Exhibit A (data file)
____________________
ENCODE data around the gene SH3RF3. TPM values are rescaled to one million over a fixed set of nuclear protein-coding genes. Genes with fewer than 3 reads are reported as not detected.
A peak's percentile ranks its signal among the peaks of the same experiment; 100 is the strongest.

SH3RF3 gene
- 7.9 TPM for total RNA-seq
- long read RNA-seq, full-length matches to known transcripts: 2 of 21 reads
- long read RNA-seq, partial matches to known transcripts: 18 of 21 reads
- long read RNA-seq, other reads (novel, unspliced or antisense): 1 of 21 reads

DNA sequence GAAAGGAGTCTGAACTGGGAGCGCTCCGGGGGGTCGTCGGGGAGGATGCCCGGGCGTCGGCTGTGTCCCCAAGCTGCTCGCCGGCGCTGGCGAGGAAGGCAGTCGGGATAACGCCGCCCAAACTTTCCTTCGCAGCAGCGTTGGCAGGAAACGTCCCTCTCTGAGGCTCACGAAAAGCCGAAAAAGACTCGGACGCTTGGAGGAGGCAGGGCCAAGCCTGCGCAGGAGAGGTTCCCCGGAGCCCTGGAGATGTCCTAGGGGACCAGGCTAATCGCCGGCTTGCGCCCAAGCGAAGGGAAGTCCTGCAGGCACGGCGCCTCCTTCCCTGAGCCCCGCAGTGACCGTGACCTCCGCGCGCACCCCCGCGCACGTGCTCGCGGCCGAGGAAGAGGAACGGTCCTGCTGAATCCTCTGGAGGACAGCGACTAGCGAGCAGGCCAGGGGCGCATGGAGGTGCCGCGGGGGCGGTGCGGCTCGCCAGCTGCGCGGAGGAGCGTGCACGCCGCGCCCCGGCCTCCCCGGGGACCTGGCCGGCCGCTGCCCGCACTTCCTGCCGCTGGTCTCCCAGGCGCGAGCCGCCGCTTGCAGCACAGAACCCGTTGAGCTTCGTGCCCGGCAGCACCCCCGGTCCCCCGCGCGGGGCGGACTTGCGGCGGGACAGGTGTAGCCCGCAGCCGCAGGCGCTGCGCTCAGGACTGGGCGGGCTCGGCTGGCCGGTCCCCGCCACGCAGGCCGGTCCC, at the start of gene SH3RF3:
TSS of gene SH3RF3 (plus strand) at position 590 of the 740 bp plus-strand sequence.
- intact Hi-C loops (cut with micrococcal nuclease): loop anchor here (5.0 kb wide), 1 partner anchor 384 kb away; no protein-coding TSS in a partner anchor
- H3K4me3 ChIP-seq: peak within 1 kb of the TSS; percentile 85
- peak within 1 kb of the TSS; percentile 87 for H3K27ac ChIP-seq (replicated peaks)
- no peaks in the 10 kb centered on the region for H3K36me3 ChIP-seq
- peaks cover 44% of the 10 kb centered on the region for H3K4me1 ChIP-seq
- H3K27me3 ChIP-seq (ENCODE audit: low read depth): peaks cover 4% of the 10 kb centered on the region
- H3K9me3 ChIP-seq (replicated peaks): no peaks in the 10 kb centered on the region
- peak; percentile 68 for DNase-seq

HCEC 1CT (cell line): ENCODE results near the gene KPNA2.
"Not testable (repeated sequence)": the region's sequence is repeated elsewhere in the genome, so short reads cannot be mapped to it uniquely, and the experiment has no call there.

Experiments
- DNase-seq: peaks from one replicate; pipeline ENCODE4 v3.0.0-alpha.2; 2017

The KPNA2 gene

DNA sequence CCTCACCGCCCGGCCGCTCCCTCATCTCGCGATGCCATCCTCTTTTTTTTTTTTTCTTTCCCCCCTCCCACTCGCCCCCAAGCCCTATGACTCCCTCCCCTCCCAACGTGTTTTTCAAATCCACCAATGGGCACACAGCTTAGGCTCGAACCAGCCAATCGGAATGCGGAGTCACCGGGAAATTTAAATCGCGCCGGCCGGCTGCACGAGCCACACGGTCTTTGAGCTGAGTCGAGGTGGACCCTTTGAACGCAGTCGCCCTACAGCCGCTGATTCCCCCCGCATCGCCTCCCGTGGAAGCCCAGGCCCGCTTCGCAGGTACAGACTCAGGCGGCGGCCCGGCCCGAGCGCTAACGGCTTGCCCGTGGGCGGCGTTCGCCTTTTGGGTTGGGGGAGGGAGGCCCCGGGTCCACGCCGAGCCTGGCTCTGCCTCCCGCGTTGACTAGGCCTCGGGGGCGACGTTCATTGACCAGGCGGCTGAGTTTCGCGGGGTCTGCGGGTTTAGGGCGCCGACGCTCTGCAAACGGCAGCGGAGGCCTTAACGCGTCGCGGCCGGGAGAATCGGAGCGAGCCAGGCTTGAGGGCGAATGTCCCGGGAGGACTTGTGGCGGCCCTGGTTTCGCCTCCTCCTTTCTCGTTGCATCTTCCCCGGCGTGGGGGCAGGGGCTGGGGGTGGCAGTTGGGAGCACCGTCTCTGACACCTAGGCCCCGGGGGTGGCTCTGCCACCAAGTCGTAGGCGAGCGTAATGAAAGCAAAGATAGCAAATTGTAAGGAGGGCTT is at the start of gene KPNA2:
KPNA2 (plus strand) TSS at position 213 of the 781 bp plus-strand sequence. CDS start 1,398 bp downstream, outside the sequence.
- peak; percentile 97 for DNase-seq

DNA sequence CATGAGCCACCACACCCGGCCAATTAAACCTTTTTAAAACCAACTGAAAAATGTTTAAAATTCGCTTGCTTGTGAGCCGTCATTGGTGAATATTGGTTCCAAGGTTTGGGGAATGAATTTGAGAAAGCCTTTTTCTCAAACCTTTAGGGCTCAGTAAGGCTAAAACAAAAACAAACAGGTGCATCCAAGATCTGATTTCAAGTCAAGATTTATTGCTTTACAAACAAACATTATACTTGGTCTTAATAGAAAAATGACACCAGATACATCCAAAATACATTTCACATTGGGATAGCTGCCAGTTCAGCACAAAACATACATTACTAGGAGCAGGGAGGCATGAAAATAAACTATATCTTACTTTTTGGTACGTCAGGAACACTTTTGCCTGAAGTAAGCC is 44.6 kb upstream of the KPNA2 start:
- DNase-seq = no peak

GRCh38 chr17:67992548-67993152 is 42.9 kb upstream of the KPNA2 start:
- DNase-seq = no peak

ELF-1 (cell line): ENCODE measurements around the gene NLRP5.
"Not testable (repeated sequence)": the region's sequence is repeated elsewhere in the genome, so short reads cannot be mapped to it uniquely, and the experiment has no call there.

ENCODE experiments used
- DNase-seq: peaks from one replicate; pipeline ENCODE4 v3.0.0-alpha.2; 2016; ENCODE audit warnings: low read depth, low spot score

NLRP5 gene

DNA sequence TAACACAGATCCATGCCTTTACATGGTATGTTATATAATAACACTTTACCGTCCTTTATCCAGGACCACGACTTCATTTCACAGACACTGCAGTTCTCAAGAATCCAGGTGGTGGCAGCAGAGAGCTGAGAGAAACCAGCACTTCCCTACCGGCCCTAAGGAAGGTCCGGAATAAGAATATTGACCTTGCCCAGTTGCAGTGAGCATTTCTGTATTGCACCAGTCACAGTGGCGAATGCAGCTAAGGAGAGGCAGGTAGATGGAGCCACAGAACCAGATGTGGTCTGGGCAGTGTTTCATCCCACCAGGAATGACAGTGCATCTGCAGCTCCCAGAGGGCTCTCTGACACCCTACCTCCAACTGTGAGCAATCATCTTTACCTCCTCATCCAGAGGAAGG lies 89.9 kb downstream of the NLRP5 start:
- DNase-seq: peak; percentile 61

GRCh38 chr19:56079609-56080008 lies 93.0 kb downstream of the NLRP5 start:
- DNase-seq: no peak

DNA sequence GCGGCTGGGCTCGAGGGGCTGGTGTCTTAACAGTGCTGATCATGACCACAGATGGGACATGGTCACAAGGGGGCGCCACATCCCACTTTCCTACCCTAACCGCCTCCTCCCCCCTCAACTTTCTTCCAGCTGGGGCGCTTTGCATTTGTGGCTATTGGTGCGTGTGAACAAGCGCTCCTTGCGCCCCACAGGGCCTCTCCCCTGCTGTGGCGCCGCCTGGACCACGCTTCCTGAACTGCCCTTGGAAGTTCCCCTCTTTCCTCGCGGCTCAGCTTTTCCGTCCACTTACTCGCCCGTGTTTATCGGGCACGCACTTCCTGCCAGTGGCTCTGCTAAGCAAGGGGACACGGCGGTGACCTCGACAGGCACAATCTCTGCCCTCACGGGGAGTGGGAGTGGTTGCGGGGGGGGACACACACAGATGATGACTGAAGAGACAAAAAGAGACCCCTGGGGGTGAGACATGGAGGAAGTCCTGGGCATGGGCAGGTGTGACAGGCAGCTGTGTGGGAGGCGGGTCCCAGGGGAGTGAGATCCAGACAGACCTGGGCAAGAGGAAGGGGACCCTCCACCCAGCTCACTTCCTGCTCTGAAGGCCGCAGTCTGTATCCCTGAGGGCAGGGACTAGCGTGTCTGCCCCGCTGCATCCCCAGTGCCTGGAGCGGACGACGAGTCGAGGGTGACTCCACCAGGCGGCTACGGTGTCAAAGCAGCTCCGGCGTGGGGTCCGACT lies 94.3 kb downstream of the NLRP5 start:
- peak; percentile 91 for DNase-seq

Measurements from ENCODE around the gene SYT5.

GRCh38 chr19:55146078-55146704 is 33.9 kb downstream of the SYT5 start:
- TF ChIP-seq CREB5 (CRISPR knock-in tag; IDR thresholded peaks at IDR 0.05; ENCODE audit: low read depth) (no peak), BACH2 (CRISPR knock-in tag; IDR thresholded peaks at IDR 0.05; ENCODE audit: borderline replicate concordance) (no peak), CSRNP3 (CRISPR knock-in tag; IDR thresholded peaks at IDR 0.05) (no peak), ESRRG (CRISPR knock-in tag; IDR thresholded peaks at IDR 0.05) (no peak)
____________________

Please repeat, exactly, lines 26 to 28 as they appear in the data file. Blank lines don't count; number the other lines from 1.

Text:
DNA sequence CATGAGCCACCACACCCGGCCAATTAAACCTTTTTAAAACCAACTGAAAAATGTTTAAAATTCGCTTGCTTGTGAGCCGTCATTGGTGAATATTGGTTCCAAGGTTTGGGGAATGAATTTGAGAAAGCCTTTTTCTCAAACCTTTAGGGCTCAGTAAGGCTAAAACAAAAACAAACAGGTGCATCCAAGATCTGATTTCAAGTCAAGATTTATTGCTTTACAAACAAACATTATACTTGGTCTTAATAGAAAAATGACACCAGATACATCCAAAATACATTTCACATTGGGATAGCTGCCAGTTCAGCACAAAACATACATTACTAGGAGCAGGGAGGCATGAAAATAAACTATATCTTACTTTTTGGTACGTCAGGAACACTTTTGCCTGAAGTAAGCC is 44.6 kb upstream of the KPNA2 start:
- DNase-seq = no peak

GRCh38 chr17:67992548-67993152 is 42.9 kb upstream of the KPNA2 start: